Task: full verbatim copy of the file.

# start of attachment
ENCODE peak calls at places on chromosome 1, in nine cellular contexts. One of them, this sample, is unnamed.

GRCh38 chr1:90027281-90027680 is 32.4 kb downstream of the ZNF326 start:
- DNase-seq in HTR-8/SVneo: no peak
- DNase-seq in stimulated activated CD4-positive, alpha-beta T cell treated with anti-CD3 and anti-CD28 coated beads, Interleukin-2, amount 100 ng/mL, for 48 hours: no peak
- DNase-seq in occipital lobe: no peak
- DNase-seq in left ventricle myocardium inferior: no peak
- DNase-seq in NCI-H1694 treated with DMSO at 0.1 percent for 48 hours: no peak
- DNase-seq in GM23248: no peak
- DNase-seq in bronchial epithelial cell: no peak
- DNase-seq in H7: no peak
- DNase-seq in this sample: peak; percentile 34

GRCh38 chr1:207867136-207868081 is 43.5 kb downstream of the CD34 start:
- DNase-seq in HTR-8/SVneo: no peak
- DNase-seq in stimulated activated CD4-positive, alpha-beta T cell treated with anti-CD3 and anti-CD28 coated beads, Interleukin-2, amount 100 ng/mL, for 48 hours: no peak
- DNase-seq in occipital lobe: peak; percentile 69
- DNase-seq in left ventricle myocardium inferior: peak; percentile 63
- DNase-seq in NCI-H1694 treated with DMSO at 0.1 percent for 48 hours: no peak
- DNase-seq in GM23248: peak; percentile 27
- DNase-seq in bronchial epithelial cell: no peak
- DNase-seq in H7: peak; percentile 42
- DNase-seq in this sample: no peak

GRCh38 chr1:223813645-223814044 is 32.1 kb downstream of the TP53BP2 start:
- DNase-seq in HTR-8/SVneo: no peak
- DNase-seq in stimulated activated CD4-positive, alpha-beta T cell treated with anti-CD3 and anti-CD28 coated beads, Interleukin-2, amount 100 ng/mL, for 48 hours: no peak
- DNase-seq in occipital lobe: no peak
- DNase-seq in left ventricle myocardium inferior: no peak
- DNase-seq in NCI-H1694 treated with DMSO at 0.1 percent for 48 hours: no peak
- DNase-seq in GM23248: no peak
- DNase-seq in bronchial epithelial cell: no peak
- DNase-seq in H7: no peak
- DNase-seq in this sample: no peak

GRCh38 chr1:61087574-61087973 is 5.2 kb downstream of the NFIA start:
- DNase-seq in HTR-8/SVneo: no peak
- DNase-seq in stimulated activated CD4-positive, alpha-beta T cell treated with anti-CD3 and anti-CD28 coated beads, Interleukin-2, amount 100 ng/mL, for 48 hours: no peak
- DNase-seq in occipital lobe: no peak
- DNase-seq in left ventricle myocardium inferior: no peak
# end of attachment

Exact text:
ENCODE peak calls at places on chromosome 1, in nine cellular contexts. One of them, this sample, is unnamed.

GRCh38 chr1:90027281-90027680 is 32.4 kb downstream of the ZNF326 start:
- DNase-seq in HTR-8/SVneo: no peak
- DNase-seq in stimulated activated CD4-positive, alpha-beta T cell treated with anti-CD3 and anti-CD28 coated beads, Interleukin-2, amount 100 ng/mL, for 48 hours: no peak
- DNase-seq in occipital lobe: no peak
- DNase-seq in left ventricle myocardium inferior: no peak
- DNase-seq in NCI-H1694 treated with DMSO at 0.1 percent for 48 hours: no peak
- DNase-seq in GM23248: no peak
- DNase-seq in bronchial epithelial cell: no peak
- DNase-seq in H7: no peak
- DNase-seq in this sample: peak; percentile 34

GRCh38 chr1:207867136-207868081 is 43.5 kb downstream of the CD34 start:
- DNase-seq in HTR-8/SVneo: no peak
- DNase-seq in stimulated activated CD4-positive, alpha-beta T cell treated with anti-CD3 and anti-CD28 coated beads, Interleukin-2, amount 100 ng/mL, for 48 hours: no peak
- DNase-seq in occipital lobe: peak; percentile 69
- DNase-seq in left ventricle myocardium inferior: peak; percentile 63
- DNase-seq in NCI-H1694 treated with DMSO at 0.1 percent for 48 hours: no peak
- DNase-seq in GM23248: peak; percentile 27
- DNase-seq in bronchial epithelial cell: no peak
- DNase-seq in H7: peak; percentile 42
- DNase-seq in this sample: no peak

GRCh38 chr1:223813645-223814044 is 32.1 kb downstream of the TP53BP2 start:
- DNase-seq in HTR-8/SVneo: no peak
- DNase-seq in stimulated activated CD4-positive, alpha-beta T cell treated with anti-CD3 and anti-CD28 coated beads, Interleukin-2, amount 100 ng/mL, for 48 hours: no peak
- DNase-seq in occipital lobe: no peak
- DNase-seq in left ventricle myocardium inferior: no peak
- DNase-seq in NCI-H1694 treated with DMSO at 0.1 percent for 48 hours: no peak
- DNase-seq in GM23248: no peak
- DNase-seq in bronchial epithelial cell: no peak
- DNase-seq in H7: no peak
- DNase-seq in this sample: no peak

GRCh38 chr1:61087574-61087973 is 5.2 kb downstream of the NFIA start:
- DNase-seq in HTR-8/SVneo: no peak
- DNase-seq in stimulated activated CD4-positive, alpha-beta T cell treated with anti-CD3 and anti-CD28 coated beads, Interleukin-2, amount 100 ng/mL, for 48 hours: no peak
- DNase-seq in occipital lobe: no peak
- DNase-seq in left ventricle myocardium inferior: no peak